Capable criminal defense lawyers know there are two major avenues for defending drug possession cases. The first is to pursue traditional defenses such as investigating search and seizure issues, warrant issues, actual versus constructive possession issues and other similar traditional defenses. The second major avenue, and one unfortunately oftentimes overlooked, is to fully investigate and develop sentencing phase “mitigation” evidence. Effective mitigation in a criminal drug possession case, or in any criminal case for that matter, is oftentimes critical in avoiding a conviction and/or jail or prison time.
So what is mitigation evidence? It is evidence of individual-specific circumstances generally beyond your control that significantly adversely affected your character and behavior which lead to your arrest.
Typical mitigation evidence in drug possession cases involves, among other things, showing your drug addiction arose from you initially being lawfully prescribed pain medications by a licensed physician for a medically documented injury, such as neck and/or back pain from an automobile or on-the-job accident. The mitigation evidence generally demonstrates you were placed on an extended course of prescribed pain medications such that by the time your prescription had expired you had become addicted, through no fault of your own. Faced with your addiction and the lack of any further prescriptions for the pain medication, your character and behavior were involuntarily altered to the extent you were left to satisfy your addiction on the “black market” or on the street. This type of mitigation evidence often is rightfully considered by the State in arriving at a negotiated disposition of your case (in what is oftentimes referred to as “plea bargaining”) that spares you a formal felony drug possession conviction and/or jail or prison time.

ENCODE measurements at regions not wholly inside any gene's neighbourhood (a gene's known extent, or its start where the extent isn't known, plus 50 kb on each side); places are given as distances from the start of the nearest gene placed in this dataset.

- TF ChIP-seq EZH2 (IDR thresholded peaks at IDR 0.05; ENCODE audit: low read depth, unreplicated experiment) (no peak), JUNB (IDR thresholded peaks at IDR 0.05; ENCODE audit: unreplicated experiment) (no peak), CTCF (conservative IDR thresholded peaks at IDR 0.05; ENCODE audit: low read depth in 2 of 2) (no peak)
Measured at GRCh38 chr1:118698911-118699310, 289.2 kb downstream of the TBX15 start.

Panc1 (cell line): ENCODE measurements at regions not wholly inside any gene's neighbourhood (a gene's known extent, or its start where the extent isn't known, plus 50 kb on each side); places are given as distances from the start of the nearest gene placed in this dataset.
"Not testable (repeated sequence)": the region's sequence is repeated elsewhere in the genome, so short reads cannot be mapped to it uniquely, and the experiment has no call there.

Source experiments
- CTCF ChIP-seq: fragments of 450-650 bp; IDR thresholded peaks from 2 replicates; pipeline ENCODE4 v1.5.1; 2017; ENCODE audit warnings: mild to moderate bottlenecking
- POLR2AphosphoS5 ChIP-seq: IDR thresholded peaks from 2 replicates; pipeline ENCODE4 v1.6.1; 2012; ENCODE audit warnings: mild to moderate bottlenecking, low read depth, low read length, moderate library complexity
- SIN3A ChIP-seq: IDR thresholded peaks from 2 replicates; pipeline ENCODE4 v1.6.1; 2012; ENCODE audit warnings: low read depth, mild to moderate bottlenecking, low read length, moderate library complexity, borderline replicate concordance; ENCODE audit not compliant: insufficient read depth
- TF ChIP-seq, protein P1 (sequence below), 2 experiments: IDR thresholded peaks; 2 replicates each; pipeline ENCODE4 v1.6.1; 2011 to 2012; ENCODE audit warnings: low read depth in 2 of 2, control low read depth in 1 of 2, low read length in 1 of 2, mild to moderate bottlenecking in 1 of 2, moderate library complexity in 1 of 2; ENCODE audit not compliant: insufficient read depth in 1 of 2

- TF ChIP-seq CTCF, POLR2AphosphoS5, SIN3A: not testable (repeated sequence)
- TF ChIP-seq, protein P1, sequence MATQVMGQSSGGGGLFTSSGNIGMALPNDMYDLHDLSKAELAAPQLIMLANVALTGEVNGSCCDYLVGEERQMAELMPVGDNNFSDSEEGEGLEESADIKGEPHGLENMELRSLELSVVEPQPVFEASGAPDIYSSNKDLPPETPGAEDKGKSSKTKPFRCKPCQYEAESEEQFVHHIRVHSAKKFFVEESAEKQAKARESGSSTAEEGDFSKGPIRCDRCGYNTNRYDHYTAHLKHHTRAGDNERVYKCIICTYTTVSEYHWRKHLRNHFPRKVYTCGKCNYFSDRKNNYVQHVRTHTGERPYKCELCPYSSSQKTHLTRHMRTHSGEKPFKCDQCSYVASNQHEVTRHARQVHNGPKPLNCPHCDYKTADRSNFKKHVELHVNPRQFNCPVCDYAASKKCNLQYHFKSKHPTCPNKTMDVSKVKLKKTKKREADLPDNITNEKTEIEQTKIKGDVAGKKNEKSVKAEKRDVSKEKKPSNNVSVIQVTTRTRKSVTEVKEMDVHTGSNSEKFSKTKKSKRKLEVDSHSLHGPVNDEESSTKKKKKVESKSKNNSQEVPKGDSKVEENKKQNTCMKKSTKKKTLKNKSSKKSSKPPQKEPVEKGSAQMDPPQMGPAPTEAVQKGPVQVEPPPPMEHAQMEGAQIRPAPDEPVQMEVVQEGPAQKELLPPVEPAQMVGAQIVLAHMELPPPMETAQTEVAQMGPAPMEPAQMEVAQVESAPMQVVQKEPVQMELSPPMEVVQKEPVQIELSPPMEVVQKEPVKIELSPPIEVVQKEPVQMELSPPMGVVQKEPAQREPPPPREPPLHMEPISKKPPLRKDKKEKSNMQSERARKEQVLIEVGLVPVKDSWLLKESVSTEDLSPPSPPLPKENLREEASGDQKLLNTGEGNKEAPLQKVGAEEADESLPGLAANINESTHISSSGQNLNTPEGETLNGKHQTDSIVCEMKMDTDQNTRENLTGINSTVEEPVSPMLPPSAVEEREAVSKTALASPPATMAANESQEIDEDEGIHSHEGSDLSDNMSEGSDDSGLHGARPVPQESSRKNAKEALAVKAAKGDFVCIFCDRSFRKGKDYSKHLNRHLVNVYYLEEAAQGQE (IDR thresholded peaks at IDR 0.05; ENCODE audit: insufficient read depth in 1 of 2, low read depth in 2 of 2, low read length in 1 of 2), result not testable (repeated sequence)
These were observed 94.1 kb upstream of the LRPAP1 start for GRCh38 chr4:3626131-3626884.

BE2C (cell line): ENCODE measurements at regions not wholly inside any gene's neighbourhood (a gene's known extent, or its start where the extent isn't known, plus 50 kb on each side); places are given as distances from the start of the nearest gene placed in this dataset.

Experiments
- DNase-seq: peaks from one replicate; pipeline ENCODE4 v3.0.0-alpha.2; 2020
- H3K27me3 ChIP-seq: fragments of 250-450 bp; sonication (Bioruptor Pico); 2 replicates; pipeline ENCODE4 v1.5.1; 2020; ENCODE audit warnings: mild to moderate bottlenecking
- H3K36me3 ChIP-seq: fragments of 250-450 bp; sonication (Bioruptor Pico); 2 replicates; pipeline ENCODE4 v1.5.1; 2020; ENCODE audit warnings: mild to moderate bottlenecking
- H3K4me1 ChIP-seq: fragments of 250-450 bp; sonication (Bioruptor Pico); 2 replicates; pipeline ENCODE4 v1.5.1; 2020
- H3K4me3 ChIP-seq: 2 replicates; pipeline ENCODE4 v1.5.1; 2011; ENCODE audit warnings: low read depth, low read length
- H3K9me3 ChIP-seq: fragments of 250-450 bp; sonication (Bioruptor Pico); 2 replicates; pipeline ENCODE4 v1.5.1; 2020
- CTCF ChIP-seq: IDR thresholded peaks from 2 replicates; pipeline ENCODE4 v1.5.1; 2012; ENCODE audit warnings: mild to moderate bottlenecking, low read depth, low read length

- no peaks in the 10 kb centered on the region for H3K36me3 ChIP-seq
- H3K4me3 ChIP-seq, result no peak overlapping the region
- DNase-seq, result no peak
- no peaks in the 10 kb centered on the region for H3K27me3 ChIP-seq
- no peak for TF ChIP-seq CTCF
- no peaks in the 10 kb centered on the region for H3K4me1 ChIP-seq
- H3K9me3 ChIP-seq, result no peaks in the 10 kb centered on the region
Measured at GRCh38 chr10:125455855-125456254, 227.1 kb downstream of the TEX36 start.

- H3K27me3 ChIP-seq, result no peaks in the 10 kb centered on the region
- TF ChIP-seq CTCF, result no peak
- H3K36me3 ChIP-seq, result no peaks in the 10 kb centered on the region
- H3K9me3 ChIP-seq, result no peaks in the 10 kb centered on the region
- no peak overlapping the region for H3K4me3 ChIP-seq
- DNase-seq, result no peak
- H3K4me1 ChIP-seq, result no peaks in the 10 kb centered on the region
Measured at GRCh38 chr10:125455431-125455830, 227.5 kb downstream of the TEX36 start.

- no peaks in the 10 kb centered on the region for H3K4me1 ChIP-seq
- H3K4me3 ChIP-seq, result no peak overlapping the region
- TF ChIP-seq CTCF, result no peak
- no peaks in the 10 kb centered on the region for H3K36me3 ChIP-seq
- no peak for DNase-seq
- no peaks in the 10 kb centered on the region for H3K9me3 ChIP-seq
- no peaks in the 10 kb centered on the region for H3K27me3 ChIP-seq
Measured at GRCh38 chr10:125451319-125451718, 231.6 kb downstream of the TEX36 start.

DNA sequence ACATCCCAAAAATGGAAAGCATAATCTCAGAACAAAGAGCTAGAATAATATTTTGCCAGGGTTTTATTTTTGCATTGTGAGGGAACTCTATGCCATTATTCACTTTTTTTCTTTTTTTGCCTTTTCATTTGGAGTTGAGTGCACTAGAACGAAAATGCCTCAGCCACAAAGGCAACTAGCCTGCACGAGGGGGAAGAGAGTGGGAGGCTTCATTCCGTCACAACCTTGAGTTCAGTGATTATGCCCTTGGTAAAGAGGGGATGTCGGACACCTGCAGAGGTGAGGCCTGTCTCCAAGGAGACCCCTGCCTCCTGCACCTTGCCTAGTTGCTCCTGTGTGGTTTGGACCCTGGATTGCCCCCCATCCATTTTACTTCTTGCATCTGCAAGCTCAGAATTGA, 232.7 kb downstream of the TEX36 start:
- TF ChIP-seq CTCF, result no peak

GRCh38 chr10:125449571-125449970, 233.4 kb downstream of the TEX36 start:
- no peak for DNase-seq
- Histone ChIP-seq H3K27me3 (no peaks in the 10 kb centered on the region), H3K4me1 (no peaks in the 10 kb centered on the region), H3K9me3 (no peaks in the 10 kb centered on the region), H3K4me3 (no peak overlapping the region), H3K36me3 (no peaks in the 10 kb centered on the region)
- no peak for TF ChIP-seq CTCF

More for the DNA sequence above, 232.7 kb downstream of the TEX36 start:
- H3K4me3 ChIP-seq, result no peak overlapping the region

Relatively recent developments in civil law have the potential further to help mitigate, or minimize, the impact of your drug possession case on your future, especially if you were in possession of OxyContin. The first of those developments was in 2007 when the State of Kentucky sued the maker of OxyContin, Purdue Pharma. The lawsuit alleged Purdue Pharma marketed the prescription painkiller as non-addictive because it was in the form of a 12 hour slow-release pill. However, users soon discovered that crushing the pill caused the drug to lose its time release dosing and created an instant and intense high. State officials said that practice subsequently led to a wave of addiction and increased medical costs across the state, particularly in eastern Kentucky where many coal miners were prescribed the drug for work-related injuries. The case was settled in December 2015 with Purdue Pharma paying Kentucky $24 million, the bulk of which is to be used to pay for addiction treatment programs. In a news release, the then Attorney General for the State of Kentucky stated “Purdue lit a fire of addiction with OxyContin that spread across this state, and Kentucky is still reeling from its effects.”
The second civil matter relevant to mitigating the effects of your arrest for possession of OxyContin is a very recent case wherein the City of Everett Washington is suing Purdue Pharma. The lawsuit alleges Purdue Pharma knew the drug was being illegally trafficked to residents and did nothing to stop it. In a complaint in state Superior Court, city lawyers accused Purdue of gross negligence, creating a public nuisance and other misconduct and asserted the company should pay costs of handling the opioid crisis — a figure that the mayor said could run to tens of millions of dollars — as well as punitive damages. While Purdue has previously been sued over its marketing of OxyContin to doctors and the drug’s risk of addiction to patients, Everett’s suit is the first to allege the company was aware of criminal distribution of the painkiller.
The civil litigation over OxyContin is based on the drug’s highly addictive qualities and the cost to society, and in particular local municipalities, to treat people who became addicted to the drug through no fault of their own. The civil litigation underscores the notion addiction is an illness and most OxyContin addicts need treatment, not prison.
If you’re addicted to OxyContin and your addiction has caused you legal problems, including but not limited to an arrest for possession of a controlled substance, then call a Jacksonville criminal attorney familiar with how to mitigate the effects of your arrest to avoid you being convicted of a felony and going to jail or prison.